The COVID-19 Pandemic of 2020 has affected every person’s life worldwide. Daily routines have been turned upside down and nobody can escape it. As of this writing, there have been more than 250,000 deaths in the US alone. It has been a national and worldwide nightmare in every regard. Even those who have not lost loved ones are under tremendous stress.
America had been enduring a stress plague for decades before the pandemic. Stress was already a comorbidity factor for the six most frequent causes of death.¹ Now those factors make all Americans more vulnerable to COVID-19 as the third wave crosses the country. People everywhere need a way to cope with the newest challenge ahead for the winter of 2020.
Fortunately, there is a medically proven method (see footnotes) that successfully relieves stress without the use of prescription drugs. It’s freely available to everyone right now. The effects of the treatment are long lasting, and there are no negative side effects. The miracle method is called gratitude.
Two human energy domains can break the stress cycle: the heart and brain domains. When the energy of those two domains are joined together in sincere gratitude practice, science has proven it effective to eliminate stress for months at a time.
Skeptics will of course scoff at the idea above. That’s what skeptics do, but science is not on their side. If they choose to be among the millions of Americans who spend $190 billion annually2 for doctor visits that are largely ineffective, so be it.
It is obligatory to warn skeptics about drug prescriptions for stress relief such as selective serotonin reuptake inhibitors (SSRIs). That class of pharmaceutical comes with multiple side effects and may alter the brain’s natural ability to form neural networks. Memory loss and sexual dysfunction are also widely reported after long-term use.
By comparison with SSRIs, both religious practitioners and scientific experts endorse gratitude practice as effective and entirely safe. Moreover, the brain is apparently wired to extend gratitude practice by drawing a practitioner’s attention to similar objects of appreciation.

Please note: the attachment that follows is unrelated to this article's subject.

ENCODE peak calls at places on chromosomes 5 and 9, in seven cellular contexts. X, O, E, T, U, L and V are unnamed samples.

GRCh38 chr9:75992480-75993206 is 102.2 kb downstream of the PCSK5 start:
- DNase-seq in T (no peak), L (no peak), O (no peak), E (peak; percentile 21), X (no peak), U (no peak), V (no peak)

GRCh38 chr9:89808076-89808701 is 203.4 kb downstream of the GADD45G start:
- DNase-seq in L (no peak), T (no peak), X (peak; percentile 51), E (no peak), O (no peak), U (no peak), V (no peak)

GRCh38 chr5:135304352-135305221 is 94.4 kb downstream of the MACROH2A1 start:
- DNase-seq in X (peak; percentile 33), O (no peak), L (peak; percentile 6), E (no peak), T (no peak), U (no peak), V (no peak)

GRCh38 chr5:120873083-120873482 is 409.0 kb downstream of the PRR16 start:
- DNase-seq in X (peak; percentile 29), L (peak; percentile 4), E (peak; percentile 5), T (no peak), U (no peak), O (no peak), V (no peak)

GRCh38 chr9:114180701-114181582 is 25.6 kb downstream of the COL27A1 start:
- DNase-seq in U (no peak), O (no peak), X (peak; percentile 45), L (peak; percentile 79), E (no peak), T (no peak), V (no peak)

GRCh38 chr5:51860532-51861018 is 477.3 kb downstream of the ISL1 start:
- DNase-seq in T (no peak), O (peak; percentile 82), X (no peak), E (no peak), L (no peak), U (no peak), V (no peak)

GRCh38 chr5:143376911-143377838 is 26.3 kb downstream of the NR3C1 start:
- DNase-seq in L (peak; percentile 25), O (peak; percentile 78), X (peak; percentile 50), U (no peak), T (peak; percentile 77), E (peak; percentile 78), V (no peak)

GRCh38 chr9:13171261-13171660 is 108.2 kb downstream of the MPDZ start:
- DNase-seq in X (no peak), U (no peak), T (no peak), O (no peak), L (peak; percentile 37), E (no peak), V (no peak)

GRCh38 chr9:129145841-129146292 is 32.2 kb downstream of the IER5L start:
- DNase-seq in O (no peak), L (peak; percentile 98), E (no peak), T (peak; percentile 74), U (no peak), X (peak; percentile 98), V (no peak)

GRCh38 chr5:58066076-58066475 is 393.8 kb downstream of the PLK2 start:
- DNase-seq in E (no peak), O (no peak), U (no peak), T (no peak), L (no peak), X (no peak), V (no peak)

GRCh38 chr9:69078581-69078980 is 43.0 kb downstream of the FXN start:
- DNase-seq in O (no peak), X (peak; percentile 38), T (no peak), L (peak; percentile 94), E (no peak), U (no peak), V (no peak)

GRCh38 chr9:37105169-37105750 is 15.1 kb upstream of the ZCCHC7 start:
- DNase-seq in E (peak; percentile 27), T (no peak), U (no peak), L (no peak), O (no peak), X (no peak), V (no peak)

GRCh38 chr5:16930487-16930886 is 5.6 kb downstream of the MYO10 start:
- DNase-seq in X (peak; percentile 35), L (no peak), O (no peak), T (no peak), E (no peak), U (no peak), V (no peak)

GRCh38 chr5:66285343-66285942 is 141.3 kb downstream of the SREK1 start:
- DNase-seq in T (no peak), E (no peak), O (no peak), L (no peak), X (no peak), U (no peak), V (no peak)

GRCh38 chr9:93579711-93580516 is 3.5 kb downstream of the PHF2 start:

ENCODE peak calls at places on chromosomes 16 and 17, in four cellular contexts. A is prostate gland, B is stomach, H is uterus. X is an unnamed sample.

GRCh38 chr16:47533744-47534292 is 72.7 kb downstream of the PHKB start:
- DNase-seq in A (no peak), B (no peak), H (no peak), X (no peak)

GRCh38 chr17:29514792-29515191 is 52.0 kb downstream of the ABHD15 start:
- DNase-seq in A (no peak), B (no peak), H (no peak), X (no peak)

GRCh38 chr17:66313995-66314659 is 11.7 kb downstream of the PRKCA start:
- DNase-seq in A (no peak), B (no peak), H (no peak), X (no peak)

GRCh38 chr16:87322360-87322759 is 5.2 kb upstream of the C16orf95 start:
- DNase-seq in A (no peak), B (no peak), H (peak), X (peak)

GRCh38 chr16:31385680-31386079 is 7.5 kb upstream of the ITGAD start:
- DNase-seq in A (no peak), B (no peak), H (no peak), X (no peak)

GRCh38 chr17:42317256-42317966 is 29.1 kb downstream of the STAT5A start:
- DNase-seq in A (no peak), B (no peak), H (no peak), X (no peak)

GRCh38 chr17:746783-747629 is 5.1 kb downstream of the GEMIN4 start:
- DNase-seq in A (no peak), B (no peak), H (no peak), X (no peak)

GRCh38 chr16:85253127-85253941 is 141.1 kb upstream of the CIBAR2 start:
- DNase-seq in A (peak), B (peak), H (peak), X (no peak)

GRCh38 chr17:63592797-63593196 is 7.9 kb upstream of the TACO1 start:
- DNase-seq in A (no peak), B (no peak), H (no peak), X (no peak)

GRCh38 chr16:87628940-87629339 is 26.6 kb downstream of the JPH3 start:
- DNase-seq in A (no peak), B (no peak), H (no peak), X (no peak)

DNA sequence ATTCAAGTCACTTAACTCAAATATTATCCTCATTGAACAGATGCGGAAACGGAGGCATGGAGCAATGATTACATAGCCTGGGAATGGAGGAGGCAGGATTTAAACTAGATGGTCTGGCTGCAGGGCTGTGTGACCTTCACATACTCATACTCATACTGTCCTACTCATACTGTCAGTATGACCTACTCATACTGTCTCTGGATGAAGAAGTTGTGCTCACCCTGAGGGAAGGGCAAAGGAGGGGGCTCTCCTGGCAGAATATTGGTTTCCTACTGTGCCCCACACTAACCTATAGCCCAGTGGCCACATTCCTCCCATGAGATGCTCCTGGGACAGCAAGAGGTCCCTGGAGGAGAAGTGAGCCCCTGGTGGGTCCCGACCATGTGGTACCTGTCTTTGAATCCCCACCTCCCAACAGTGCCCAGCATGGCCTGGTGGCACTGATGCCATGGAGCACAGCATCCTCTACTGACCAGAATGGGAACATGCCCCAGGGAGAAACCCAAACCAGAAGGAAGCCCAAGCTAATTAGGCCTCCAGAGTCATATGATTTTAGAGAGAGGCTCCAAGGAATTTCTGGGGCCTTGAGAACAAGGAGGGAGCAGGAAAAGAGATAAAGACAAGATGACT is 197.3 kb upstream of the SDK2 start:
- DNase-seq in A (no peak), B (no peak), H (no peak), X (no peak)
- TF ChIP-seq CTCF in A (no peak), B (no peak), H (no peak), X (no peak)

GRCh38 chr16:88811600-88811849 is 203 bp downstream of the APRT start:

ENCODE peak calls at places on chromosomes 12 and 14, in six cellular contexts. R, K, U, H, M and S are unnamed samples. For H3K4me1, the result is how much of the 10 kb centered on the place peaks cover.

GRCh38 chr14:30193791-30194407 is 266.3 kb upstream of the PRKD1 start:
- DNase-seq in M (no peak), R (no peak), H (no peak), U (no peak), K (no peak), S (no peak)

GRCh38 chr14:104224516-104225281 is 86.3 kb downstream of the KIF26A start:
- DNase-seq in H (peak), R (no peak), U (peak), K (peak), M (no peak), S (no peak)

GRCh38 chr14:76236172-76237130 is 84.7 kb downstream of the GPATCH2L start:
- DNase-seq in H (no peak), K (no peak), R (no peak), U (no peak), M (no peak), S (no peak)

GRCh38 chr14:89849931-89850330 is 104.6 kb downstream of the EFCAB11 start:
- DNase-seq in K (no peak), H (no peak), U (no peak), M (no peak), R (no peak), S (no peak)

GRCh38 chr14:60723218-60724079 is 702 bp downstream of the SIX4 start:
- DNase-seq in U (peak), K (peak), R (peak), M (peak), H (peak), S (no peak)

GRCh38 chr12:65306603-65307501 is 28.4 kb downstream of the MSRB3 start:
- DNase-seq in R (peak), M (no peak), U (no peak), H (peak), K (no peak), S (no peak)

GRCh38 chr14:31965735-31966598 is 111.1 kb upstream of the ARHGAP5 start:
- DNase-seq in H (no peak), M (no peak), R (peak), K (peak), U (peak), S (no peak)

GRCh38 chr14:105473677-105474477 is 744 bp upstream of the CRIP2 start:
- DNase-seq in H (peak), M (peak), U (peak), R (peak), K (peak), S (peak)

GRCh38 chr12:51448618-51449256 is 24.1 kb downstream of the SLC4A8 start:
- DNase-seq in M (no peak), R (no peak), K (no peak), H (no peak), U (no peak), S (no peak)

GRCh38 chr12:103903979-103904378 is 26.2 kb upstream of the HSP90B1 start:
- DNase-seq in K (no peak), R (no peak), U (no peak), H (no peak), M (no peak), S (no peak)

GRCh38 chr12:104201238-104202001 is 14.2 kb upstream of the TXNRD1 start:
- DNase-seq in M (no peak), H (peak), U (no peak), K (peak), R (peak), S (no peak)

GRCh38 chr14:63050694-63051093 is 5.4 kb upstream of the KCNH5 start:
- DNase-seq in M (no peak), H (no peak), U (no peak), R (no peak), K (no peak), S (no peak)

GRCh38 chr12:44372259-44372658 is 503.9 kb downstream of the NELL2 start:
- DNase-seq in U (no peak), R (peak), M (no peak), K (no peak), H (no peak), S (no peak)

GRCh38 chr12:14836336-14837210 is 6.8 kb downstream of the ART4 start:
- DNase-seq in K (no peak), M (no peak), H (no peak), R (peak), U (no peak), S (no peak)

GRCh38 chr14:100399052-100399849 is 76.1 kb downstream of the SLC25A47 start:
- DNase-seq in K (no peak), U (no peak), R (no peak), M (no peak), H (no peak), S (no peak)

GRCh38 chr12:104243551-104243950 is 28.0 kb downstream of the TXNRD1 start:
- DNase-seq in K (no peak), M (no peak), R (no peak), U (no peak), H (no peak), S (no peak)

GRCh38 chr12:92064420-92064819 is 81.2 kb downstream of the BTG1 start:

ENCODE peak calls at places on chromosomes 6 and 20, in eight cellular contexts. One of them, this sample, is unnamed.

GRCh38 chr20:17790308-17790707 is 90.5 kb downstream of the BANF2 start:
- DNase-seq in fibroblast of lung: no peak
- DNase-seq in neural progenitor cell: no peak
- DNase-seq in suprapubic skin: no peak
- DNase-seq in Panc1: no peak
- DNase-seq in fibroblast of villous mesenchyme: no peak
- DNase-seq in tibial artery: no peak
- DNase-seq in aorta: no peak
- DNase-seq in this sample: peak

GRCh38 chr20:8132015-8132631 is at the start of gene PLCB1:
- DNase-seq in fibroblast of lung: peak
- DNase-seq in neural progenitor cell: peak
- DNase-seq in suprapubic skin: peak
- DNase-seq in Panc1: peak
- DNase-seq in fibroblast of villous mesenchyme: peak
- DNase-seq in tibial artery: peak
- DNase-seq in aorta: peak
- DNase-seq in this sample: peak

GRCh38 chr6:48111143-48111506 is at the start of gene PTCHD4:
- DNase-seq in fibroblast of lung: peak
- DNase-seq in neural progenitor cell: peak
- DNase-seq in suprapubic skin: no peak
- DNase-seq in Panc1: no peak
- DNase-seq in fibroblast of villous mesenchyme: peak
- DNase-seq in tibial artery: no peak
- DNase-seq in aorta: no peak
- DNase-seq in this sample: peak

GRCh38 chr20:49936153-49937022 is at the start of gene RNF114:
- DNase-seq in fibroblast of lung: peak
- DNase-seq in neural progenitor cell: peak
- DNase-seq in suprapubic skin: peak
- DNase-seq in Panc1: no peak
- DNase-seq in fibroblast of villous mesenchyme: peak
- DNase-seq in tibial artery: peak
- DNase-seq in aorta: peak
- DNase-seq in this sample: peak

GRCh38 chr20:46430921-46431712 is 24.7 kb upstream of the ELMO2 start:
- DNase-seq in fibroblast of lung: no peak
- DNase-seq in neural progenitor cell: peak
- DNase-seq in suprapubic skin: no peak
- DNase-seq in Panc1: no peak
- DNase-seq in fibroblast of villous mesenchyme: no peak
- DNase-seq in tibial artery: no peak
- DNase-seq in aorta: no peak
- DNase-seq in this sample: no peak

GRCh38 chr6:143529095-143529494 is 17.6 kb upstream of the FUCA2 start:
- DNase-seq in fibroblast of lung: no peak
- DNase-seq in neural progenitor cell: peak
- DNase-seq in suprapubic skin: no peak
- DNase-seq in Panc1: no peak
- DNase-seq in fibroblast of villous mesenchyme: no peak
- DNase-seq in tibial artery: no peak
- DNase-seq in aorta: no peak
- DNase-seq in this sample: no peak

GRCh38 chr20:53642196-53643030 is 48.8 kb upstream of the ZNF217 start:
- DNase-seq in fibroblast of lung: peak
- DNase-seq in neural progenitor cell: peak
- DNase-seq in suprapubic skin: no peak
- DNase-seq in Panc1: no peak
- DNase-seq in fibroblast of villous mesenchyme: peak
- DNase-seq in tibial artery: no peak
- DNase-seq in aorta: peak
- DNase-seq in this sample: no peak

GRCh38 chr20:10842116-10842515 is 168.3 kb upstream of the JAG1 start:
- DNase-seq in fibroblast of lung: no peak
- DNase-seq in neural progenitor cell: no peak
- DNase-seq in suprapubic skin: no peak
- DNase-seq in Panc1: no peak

It’s our choice to either surrender to the myth of a flawed brain or to cure it with our own power.
How Gratitude Increases Brain Coherence
Gratitude releases the pleasure chemicals serotonin, dopamine and norepinephrine in the brain. Those compounds relax the sympathetic nervous system and stimulate a palpable sense of well-being within minutes.3
Gratitude is an elevated state of mind serving to reboot thought processes and the nervous system. It’s like a clean slate to reevaluate and focus on the asset side of life’s account ledger.
A short list of other benefits of gratitude from studies published by Positive Psychology include:4
- Increases happiness and positive mood
- Reduces anxiety and depression
- Regulates stress
- Better physical health
- Better sleep
- Less fatigue
- Greater resiliency
Once attentional priorities are shifted, our brains help us find more reasons to be grateful. The cingulate gyrus is hardwired to do so.5 Participants in gratitude studies maintained improved function and moods for months after the conclusion of investigations.6
A real-world example of the above is the purchase of a new car. A person’s attention to their new car is noted by the cingulate gyrus, and the proud new car owner suddenly spots many cars just like it on the road. The cars were always there. It is our attention and frequent conversations about the car that signaled the cingulate gyrus to find more cars of the same type.
If you lose your keys frequently, it may be a good idea to keep a picture of them handy to shorten your next search. It really works.
The exercises below from Harvard University are designed to make gratitude practice a cultivated habit through practice:7
- Thank You Notes — Sending gratitude notes to other people in your life is mutually rewarding. Don’t forget to send one to yourself on occasion.